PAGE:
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August 7, 2018 | International, Land

Marines increase ways to detect and kill air threats, from hobby drones to cruise missiles


As Marine units face evolving drone threats from terrorist organizations and at the same time shore up their air defenses against near-peer air attacks, a few key pieces of gear in the most recent defense bill could vastly strengthen overhead protection.

Until recently, Marines tasked with taking down drones or short-range missiles had to link into a vast array of detection devices and then perform a practically 20th century task to take them out.

Essentially, a Marine with binoculars scans the air for drones while another Marine zeroes in with a Stinger missile ― first fielded in the 1980s but upgraded since ― to shoot down what is often a few hundred dollars' worth of a patched together, weaponized or surveillance-type commercial drone.

But a review of the past five years of Marine Corps budget requests and approvals for two systems, the Ground Based Air Defense-Transformation, or GBAD, and the Ground/Air Task-Oriented Radar, or G/ATOR, have more than doubled in the past five years and are projected to maintain or increase from now until 2022, when a GBAD with a laser component is expected to field.

Beginning as far back as 2013, the Marines have been purchasing the G/ATOR, an advanced radar system that executes the function of a combined five legacy systems.

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  • NATO's East Is Rearming, But It's Because of Putin, Not Trump

    August 14, 2018 | International, Aerospace, Naval, Land, C4ISR

    NATO's East Is Rearming, But It's Because of Putin, Not Trump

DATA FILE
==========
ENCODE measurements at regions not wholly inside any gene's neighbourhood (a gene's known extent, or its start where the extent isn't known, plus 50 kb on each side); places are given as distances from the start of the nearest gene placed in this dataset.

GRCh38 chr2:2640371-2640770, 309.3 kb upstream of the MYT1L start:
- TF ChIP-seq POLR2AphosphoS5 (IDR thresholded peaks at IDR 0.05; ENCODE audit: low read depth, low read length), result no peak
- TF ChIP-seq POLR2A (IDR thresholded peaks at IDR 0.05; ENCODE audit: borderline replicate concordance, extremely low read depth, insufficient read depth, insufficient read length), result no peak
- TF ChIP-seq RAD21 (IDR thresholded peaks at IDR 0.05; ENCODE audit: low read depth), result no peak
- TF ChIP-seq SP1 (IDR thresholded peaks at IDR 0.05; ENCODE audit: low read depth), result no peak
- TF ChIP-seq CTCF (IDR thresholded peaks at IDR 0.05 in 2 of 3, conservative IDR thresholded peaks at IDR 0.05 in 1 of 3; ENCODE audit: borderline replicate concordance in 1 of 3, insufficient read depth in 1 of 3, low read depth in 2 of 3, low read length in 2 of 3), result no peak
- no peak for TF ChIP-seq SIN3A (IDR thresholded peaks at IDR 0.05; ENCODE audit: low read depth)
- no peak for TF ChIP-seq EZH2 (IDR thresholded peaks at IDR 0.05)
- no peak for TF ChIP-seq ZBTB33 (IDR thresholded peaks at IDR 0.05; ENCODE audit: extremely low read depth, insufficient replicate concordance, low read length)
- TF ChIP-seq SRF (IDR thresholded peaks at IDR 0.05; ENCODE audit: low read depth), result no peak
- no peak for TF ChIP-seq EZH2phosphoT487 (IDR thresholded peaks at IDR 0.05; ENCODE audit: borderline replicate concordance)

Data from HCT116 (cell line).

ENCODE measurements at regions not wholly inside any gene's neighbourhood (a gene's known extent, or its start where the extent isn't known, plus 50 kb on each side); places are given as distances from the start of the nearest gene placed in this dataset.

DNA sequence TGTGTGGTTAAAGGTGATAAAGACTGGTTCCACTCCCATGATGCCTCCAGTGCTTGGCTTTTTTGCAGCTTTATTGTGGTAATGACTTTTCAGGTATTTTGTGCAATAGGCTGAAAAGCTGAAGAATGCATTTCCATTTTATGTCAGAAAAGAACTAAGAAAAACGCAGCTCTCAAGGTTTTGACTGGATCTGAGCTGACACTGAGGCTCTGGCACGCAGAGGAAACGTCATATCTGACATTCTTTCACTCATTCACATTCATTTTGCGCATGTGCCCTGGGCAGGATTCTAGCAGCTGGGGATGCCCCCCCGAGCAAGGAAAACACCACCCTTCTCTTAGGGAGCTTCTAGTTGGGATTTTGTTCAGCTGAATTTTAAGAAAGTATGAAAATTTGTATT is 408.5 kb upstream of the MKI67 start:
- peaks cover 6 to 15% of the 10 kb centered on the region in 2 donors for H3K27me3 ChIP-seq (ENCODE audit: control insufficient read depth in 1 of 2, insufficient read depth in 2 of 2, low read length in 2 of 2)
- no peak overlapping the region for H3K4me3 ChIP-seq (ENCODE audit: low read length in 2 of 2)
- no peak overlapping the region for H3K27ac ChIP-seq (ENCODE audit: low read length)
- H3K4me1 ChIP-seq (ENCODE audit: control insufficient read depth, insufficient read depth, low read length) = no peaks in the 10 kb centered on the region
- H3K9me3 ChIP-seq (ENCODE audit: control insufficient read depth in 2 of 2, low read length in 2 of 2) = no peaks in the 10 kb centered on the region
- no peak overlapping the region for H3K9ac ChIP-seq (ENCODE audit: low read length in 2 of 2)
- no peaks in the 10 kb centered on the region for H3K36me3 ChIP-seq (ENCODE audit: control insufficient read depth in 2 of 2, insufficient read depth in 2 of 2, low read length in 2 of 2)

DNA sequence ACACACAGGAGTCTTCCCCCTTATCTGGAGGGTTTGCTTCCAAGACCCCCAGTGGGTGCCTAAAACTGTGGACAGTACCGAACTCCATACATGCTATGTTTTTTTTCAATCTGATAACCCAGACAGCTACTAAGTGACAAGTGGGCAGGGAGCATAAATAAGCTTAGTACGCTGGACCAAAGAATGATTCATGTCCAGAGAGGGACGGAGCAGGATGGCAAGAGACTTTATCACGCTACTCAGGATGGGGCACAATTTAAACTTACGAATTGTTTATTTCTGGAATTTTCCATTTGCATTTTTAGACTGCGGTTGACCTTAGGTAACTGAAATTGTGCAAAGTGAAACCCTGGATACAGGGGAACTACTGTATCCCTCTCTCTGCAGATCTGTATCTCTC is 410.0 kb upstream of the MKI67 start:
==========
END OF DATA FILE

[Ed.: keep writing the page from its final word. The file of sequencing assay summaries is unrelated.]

Ott Ummelas Donald Trump has taken credit for a rise in military spending by NATO states, but in the alliance's eastern reaches, it's his Russian counterpart, Vladimir Putin, who's driving the rearming effort. Last month, North Atlantic Treaty Organization Secretary General Jens Stoltenberg thanked the U.S. President for “clearly having an impact” on defense spending by allies while Trump said his demands had added $41 billion to European and Canadian defense outlays. But the jump in acquisitions behind the former Iron Curtain of aircraft, ships and armored vehicles began when Russia annexed Crimea from Ukraine, well before Trump's 2016 election victory, according to analysts including Tomas Valasek, director of Carnegie Europe in Brussels. While the median defense expenditure of NATO members is 1.36 percent of gross domestic product, below the alliance's requirement of 2 percent, eastern members comprise seven of the 13 members that are paying above that level. “Countries on NATO's eastern border do not need Donald Trump to boost defense spending,” Valasek said. “They decided this long before he came to power. The spending boost was because of a president, but it was Vladimir Putin, not the U.S. President.” Constant overflights by Russian aircraft into NATO airspace, cyberattacks on government and military installations, wargames on the borders of the Baltic states and accusations that Russia was behind a failed coup in newest member Montenegro have put NATO's eastern quadrant on alert for what it says is an increasingly expansionist Russia. Of the 15 members exceeding the bloc's guideline that 20 percent of total defense spending should go to equipment, six are from eastern Europe. At the time of the NATO summit in Brussels, Romania said it would buy five more F-16s from Portugal, raising its squadron to 12, after it signed a $400-million deal to acquire a Patriot missile air-defense system with Raython in May. The country of 20 million people bordering Ukraine, Moldova and the Black Sea plans to buy 36 more F-16s, four corvettes, at least 3,000 transport vehicles and coastal gun batteries over the next five years. Slovakia also announced the purchase of F-16 fighter jets at the summit to replace its aging Russian Mig-29s in a deal that was years in negotiating. And last month, Bulgaria asked for bids for at least eight new or used fighter jets by October at a total cost of 1.8 billion lev ($1 billion). By end-2018, the government in Sofia plans to buy 1.5 billion lev worth of armored vehicles and two warships for 1 billion lev. Neighboring Hungary said in June that it had agreed to buy 20 Airbus H145M multi-purpose helicopters, the country's largest military purchase since 2001. NATO's European members are expected to spend around $60 billion on equipment this year, with the 13 eastern members accounting for about 10 percent, said Tony Lawrence, a research fellow with the International Center for Security and Defense in Tallinn. The newer members will together spend about $2 billion more on equipment this year than last, he said. According to NATO, seven of its 10 biggest spending increases will be in the east. “Since these nations' membership in NATO, there has been a clear inclination to foster and strengthen their link with the U.S.,” said Martin Lundmark, a researcher with Swedish Defense University in Stockholm. “By procuring strategic defense systems, they willingly become interdependent and inter-operable with the U.S.”